In 1998 I was sick and tired of America so I ran away to China. I was tired of all the shootings in schools and neighborhoods and shopping centers by private citizens. I was sick and tired of being afraid of my neighbors, so I went to China. It was far enough away.
I walked about the cities of China with a freedom I didn't have in America; I had no fear of being a victim of a violent crime. I worried about pickpockets and, indeed, my billfold was stolen twice without me knowing it, but I never needed to worry about a gun, or even a club, being used on me.
However, I was not able to access the New York Times or the BBC on the Internet. I tried again and again, but those websites were blocked. My university students explained to me with heated sincerity that censorship was good for Chinese people; it was necessary for national security.
I was impressed with how the Chinese government used fear to convince the people that what it did was for their own good.
"Oh, Miss Reva," said one of my friends, a government employee, over dinner in a restaurant, "you don't know how important to Chinese people is stability."
His voice was shaking. He said it because my companion at the table with us, a Chinese citizen who was a minority person and not of the Chinese race, had refused to show him her identity card.
He told her, "You people don't think like Chinese people! Your minds are different!" He wanted her card so he could help the government keep track of her.
I missed American multiculturalism. On my first trip home, when I arrived at the airport in Los Angeles, I got lost between terminals. I asked a security officer for directions. He had such a strong Spanish accent, I couldn't follow all he said. Yup, I was back in America. Good ol' America, land of many races, land of many languages. I went as far as I could based on what I'd understood, then asked another man with a Spanish accent. He took me to my gate.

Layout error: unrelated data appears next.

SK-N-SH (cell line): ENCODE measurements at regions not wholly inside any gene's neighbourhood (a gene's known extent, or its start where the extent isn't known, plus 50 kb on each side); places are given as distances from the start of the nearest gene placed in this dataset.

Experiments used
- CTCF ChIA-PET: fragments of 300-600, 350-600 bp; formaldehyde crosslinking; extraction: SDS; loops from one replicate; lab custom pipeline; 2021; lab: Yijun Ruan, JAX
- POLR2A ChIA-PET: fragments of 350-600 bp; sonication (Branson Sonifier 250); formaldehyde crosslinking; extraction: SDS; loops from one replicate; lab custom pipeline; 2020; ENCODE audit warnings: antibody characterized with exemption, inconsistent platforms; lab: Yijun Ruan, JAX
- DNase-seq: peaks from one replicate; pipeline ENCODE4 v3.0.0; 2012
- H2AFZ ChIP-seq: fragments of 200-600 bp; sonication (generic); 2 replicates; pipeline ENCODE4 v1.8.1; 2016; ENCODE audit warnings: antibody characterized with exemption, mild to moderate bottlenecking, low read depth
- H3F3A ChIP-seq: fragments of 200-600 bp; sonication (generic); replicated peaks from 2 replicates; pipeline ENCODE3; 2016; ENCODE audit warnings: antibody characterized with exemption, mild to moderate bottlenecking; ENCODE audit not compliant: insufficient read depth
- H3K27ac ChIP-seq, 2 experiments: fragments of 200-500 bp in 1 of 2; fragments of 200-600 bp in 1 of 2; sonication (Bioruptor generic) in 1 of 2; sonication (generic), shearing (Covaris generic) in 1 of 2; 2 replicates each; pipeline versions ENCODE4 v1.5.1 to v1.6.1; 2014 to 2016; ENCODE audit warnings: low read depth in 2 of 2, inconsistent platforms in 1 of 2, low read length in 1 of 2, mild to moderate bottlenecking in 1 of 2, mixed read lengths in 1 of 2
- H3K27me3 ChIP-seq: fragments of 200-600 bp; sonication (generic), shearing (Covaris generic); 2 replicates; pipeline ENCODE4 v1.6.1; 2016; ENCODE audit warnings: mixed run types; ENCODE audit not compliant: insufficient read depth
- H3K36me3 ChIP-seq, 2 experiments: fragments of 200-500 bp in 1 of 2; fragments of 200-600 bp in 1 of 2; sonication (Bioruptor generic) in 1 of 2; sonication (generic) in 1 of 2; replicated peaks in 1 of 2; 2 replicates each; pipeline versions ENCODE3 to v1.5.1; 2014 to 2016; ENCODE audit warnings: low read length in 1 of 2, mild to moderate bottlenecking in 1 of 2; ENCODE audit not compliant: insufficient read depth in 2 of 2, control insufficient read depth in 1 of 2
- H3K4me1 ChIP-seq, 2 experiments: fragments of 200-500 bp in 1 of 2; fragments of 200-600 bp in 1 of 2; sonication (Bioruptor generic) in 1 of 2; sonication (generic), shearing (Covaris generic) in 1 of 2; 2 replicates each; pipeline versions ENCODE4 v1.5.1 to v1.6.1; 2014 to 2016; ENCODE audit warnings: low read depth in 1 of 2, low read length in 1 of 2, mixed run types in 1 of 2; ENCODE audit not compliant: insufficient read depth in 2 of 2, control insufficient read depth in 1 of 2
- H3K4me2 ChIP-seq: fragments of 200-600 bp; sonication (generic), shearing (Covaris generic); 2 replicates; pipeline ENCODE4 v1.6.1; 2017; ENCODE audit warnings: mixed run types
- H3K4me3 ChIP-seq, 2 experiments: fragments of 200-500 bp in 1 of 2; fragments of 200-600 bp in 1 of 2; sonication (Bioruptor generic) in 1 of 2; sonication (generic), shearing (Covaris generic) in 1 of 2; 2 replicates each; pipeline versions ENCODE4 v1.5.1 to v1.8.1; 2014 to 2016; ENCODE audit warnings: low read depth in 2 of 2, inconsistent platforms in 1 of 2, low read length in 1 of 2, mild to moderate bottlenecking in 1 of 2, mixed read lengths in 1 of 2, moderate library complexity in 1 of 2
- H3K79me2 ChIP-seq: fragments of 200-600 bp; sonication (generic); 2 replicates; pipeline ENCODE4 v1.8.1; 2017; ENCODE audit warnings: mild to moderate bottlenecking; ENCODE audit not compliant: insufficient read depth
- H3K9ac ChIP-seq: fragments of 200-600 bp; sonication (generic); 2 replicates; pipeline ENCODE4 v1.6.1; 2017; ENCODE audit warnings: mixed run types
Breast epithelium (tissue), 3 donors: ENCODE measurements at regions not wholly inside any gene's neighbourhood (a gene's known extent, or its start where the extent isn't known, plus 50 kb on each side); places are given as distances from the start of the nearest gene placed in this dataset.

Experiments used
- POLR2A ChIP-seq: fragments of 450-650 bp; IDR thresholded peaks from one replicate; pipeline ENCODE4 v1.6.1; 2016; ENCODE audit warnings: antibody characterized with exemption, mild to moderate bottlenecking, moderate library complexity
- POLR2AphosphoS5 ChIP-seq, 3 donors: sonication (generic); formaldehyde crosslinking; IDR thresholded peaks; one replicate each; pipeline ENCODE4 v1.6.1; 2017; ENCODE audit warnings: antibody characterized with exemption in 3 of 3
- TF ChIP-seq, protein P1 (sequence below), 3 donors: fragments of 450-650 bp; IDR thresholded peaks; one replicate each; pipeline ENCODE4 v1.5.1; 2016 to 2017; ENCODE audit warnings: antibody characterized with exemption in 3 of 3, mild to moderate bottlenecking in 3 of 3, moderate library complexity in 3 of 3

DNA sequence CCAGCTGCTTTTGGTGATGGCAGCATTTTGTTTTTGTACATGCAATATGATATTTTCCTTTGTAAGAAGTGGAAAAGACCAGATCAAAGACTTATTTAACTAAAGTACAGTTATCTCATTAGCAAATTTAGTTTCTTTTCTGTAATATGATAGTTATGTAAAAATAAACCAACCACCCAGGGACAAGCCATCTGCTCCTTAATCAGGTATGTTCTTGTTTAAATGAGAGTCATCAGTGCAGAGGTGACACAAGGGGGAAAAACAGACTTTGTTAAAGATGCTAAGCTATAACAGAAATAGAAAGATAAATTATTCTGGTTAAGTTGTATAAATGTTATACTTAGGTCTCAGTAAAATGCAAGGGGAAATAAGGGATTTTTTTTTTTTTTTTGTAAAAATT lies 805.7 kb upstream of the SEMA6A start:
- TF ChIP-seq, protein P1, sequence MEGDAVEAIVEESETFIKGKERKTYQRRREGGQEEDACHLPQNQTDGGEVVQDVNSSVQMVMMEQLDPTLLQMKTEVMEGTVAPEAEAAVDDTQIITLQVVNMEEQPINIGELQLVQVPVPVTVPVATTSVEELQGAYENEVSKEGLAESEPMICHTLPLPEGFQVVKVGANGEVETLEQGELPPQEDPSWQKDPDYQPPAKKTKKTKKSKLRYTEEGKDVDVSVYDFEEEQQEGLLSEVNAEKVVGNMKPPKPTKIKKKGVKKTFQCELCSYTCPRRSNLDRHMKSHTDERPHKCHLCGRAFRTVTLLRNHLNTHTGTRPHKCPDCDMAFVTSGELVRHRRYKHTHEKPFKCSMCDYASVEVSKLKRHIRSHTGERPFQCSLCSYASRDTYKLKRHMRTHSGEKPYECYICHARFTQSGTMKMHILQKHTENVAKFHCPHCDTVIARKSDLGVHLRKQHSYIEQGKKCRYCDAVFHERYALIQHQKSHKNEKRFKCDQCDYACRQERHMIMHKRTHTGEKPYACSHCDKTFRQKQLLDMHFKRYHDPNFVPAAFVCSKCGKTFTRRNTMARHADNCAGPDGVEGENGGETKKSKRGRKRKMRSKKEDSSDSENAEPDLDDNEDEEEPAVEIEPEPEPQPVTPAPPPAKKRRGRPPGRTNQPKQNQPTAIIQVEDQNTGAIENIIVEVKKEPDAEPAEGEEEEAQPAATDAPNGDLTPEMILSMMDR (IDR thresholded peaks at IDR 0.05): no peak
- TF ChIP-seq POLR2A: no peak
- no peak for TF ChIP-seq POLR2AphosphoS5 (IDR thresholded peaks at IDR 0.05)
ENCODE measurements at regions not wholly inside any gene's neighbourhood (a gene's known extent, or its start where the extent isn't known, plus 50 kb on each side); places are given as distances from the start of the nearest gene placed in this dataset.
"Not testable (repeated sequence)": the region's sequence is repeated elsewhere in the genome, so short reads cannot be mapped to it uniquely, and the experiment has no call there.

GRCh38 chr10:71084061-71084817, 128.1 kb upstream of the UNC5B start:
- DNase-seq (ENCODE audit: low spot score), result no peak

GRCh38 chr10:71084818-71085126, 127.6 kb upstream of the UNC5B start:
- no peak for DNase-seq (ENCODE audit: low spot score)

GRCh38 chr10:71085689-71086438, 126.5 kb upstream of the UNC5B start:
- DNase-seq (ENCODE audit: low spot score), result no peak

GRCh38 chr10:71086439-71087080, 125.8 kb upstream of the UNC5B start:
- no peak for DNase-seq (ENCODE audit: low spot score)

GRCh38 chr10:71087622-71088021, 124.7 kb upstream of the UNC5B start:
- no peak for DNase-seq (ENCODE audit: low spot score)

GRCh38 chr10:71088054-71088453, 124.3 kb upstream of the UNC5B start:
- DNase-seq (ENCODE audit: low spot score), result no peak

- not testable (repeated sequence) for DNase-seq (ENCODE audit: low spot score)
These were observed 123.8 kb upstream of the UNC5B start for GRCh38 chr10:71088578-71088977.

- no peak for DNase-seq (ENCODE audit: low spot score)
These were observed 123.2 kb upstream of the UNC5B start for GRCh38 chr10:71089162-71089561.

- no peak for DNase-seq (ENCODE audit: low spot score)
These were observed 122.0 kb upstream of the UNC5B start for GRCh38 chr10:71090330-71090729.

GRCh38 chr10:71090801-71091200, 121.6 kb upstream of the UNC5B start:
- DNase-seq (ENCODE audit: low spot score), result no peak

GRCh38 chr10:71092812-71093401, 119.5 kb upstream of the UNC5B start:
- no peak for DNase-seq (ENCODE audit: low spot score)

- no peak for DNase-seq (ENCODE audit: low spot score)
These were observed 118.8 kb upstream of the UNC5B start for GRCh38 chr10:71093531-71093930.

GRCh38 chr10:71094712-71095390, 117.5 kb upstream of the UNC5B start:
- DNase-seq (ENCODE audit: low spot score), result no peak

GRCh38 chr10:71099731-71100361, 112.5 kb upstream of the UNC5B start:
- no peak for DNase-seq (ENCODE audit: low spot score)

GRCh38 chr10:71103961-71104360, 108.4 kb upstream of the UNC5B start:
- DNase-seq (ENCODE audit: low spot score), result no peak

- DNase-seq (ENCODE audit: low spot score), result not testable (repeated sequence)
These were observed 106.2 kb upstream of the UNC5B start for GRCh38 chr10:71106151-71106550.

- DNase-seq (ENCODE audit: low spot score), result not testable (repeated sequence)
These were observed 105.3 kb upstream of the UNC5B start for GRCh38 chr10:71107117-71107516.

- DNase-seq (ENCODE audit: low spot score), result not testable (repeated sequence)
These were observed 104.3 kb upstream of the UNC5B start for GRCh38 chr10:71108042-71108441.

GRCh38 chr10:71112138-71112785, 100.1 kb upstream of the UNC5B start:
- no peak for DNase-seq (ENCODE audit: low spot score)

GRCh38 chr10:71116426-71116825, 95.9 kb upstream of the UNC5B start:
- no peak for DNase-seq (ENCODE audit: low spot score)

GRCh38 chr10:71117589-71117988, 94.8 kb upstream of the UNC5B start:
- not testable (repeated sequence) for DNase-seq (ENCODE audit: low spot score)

There is nothing so good at teaching appreciation of one's country as living in another country, and China in particular taught me. The Chinese needn't fear their neighbors but they do need to fear the government. It can spy on its own citizens, imprison people without charges, and torture the prisoners. It can decide what information people should have. The Chinese government can do this; there is a constitution but the government doesn't follow it, and there is no check and balance system. A Chinese friend once explained to me how lucky Americans were to have a good constitution and a government that had checks and balances.
In the spring of 2001, I waited for a friend in the lobby of the American consulate in Guangzhou, China. Across from me were photos of our new leaders. I observed them closely, wondering what kind of leadership they would provide: George Bush, his simple boyishness; Dick Cheney, a man with a crooked smile; and Colin Powell, whose photo was smaller than the other two, as though he was not as important. It was odd how my eyes lingered on Dick Cheney's crooked smile.
I came home in August 2001 glad to be back in America, where I still worried about the armed populace but could count on the government to respect the privacy of its citizens and the dignity of its Constitution.
he months that followed Sept. 11, 2001, were the beginning of the end of America the beautiful, the land of the free. Since then, we have been on a steady march to China.
We have found we have a president who doesn't allow people who disagree with him to attend his speeches. We have found we have a government that uses fear to justify holding prisoners without charges, and we have allegations and proof that prisoners have been tortured. We have a government that is teaching some of its citizens to treat other citizens as untrustworthy because they may have minds that are different.
This year we found we have a government that spies on its own citizens and says it is good for us and necessary for national security. Like the Chinese, we now have a government collecting our phone records and reading our Internet messages.
While the Chinese people are enjoying more freedom, Americans are losing their freedom. America remains a place where you fear your neighbor has a gun, and now it is becoming a place in which we fear the government.
Reva Rasmussen lives in St. Paul, Minnesota.
© 2006 The Star-Tribune